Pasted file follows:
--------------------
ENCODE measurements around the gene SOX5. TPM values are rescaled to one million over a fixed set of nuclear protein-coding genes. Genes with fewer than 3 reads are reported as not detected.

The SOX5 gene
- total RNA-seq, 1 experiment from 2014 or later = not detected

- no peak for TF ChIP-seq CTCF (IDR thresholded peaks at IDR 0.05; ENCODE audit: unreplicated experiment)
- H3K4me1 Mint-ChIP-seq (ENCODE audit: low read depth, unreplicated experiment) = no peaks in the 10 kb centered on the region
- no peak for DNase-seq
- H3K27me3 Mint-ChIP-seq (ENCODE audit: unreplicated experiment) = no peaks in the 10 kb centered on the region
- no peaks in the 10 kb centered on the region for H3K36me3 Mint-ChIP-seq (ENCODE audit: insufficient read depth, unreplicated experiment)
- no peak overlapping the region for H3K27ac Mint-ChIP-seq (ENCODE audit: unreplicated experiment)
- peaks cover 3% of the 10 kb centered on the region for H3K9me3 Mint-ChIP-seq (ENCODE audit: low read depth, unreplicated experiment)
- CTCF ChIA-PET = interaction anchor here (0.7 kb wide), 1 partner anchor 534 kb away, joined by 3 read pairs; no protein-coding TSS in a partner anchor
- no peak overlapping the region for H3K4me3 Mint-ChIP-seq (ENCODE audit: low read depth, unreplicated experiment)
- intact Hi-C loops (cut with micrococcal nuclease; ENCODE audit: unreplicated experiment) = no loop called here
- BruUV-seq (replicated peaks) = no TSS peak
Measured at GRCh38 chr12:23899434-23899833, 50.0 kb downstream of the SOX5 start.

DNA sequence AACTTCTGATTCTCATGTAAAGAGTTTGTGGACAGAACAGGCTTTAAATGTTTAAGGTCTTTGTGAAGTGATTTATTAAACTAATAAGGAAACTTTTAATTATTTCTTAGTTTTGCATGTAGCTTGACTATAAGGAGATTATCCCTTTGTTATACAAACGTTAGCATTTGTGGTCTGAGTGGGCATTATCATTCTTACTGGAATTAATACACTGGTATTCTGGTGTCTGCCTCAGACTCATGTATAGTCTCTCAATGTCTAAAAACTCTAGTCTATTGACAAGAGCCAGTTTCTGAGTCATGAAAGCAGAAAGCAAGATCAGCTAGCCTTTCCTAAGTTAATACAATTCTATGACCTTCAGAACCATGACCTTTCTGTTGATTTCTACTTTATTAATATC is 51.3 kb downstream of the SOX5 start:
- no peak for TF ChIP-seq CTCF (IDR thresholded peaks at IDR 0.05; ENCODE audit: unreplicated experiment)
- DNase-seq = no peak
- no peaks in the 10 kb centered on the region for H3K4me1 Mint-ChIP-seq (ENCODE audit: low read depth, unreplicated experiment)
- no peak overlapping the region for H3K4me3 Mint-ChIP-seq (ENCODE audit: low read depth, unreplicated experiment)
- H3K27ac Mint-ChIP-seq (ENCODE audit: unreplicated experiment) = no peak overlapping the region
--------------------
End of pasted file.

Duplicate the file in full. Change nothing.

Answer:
ENCODE measurements around the gene SOX5. TPM values are rescaled to one million over a fixed set of nuclear protein-coding genes. Genes with fewer than 3 reads are reported as not detected.

The SOX5 gene
- total RNA-seq, 1 experiment from 2014 or later = not detected

- no peak for TF ChIP-seq CTCF (IDR thresholded peaks at IDR 0.05; ENCODE audit: unreplicated experiment)
- H3K4me1 Mint-ChIP-seq (ENCODE audit: low read depth, unreplicated experiment) = no peaks in the 10 kb centered on the region
- no peak for DNase-seq
- H3K27me3 Mint-ChIP-seq (ENCODE audit: unreplicated experiment) = no peaks in the 10 kb centered on the region
- no peaks in the 10 kb centered on the region for H3K36me3 Mint-ChIP-seq (ENCODE audit: insufficient read depth, unreplicated experiment)
- no peak overlapping the region for H3K27ac Mint-ChIP-seq (ENCODE audit: unreplicated experiment)
- peaks cover 3% of the 10 kb centered on the region for H3K9me3 Mint-ChIP-seq (ENCODE audit: low read depth, unreplicated experiment)
- CTCF ChIA-PET = interaction anchor here (0.7 kb wide), 1 partner anchor 534 kb away, joined by 3 read pairs; no protein-coding TSS in a partner anchor
- no peak overlapping the region for H3K4me3 Mint-ChIP-seq (ENCODE audit: low read depth, unreplicated experiment)
- intact Hi-C loops (cut with micrococcal nuclease; ENCODE audit: unreplicated experiment) = no loop called here
- BruUV-seq (replicated peaks) = no TSS peak
Measured at GRCh38 chr12:23899434-23899833, 50.0 kb downstream of the SOX5 start.

DNA sequence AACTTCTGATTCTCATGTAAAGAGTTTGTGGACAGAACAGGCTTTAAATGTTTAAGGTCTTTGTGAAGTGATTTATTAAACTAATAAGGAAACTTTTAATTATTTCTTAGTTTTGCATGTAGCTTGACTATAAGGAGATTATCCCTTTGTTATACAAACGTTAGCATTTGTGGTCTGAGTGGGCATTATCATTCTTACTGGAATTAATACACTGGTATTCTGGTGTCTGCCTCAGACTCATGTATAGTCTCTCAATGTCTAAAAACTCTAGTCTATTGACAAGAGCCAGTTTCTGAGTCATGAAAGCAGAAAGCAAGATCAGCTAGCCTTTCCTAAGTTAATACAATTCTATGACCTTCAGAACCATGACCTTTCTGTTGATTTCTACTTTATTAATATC is 51.3 kb downstream of the SOX5 start:
- no peak for TF ChIP-seq CTCF (IDR thresholded peaks at IDR 0.05; ENCODE audit: unreplicated experiment)
- DNase-seq = no peak
- no peaks in the 10 kb centered on the region for H3K4me1 Mint-ChIP-seq (ENCODE audit: low read depth, unreplicated experiment)
- no peak overlapping the region for H3K4me3 Mint-ChIP-seq (ENCODE audit: low read depth, unreplicated experiment)
- H3K27ac Mint-ChIP-seq (ENCODE audit: unreplicated experiment) = no peak overlapping the region